• A total of 600 pits are said to make up the site of the Mausoleum of the First Qin Emperor (only one tenth has been excavated and studied to date). Following the death of Qin Shi Huang, the Han Dynasty seized power in 206 BC with the intention of destroying all traces of the tyrant. It was a former peasant (Liu Bang) who became a warlord to lead the revolt and rebellion against the Qin dynasty. The capital of the empire was burnt and part of the mausoleum was deliberately damaged. The historian Danielle Elisseeff believes that everything possible was done to make this place forever forgotten in Chinese history.
  • Legend has it that local peasants repeatedly tried to cultivate the land beneath the huge burial site. When they came across heads, they became frightened and turned back, thinking that they were deities incarnating the devil or evil spirits. According to them, these creatures hidden underground consumed all the rainwater, which explains the extreme aridity and sterility of the surrounding soil.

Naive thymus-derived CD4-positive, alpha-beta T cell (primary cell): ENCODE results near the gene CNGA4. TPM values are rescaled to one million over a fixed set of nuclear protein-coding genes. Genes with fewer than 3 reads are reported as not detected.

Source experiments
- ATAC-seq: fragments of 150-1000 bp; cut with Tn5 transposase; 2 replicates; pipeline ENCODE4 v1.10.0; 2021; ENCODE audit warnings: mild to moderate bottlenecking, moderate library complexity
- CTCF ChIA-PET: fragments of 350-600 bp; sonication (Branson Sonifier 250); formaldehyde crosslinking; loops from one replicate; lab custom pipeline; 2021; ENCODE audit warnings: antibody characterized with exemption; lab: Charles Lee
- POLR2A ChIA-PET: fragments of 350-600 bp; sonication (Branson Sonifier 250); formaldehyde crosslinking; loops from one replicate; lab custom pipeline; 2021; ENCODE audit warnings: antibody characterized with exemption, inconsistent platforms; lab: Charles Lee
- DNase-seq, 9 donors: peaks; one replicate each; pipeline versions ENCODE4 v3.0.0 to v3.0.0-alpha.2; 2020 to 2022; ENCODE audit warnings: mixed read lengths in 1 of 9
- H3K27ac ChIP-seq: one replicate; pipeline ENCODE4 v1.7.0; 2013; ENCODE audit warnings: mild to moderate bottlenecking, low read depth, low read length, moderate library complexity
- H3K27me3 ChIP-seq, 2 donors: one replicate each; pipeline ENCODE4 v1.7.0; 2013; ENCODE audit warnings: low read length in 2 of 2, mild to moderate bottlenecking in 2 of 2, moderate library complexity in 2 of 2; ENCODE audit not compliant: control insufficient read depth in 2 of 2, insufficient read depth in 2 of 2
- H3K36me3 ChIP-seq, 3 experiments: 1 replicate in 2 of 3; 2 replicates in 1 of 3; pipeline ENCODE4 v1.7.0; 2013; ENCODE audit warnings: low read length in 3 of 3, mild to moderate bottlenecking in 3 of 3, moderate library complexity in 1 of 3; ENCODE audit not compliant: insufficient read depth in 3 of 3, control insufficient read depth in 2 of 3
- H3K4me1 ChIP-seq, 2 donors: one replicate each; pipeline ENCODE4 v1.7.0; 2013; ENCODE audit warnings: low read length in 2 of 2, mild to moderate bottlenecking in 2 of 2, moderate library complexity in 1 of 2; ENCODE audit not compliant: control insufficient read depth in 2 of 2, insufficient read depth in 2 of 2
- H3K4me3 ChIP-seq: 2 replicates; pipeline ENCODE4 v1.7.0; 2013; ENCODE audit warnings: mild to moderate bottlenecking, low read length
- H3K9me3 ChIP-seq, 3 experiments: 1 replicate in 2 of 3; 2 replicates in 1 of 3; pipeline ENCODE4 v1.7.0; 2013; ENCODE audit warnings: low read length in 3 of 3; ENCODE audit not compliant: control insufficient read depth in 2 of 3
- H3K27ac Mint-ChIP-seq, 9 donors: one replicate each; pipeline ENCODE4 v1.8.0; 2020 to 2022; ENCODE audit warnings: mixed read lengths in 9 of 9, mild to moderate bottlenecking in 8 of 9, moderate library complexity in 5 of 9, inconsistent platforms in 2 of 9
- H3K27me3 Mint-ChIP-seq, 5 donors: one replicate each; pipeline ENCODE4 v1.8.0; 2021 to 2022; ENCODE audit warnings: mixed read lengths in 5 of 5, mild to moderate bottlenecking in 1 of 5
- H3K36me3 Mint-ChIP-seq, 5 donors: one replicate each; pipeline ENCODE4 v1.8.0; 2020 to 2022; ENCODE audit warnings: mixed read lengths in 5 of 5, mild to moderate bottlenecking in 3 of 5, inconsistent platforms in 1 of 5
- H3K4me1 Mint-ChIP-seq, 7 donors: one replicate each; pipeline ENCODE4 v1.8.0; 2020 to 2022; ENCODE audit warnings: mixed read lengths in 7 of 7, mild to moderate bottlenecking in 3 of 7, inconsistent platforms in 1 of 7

• In early 2020, 200 new statues of clay soldiers were exhumed in pit N°1. They were discovered in the company of weapons (swords, shields, bows), horses and chariots.
  • The Mausoleum of the First Qin Emperor is easily accessible by bus from Xi’an station. Getting there at the site opening time (8:30 am) has the advantage of visiting it before the arrival of the first groups of tour operators.
  • It is advisable to start your itinerary with the museum of the Terracotta Army and to follow the opposite direction of the visit to discover the most impressive troop of soldiers at last (pit N°1).
  • The explanations on the spot being relatively summary, it may be useful to go through the services of a guide.
  • At the end of your excursion to the mausoleum, do not miss the other historic monuments of the city of Xi’an, an important old stage of the Silk Road (including its fortifications of the 14th century and the Giant Wild Goose Pagoda from the middle of the 7th century).

Where to eat

  • Shankui Rishi
    (Japanese cuisine)
  • Haidilao Hot Pot Cheng
    (typically Chinese)
  • Duo Spanish Authentic Cuisine
    (with a Mediterranean accent)

Where to go out

  • Fortifications of Xi'an
    (wall well-preserved)
  • Huaqing Hot Springs
    (royal springs)
  • TangBo Art Museum
    (history museum and art gallery)

Where to sleep

  • Ancient City International Youth...
    (in the centre of Xi'an)
  • Ci'en Hotel
    (peaceful and well situated)
  • Sofitel Legend People's Grand...
    (elegant and sophisticated)

Leave a review

Only registered users can add a review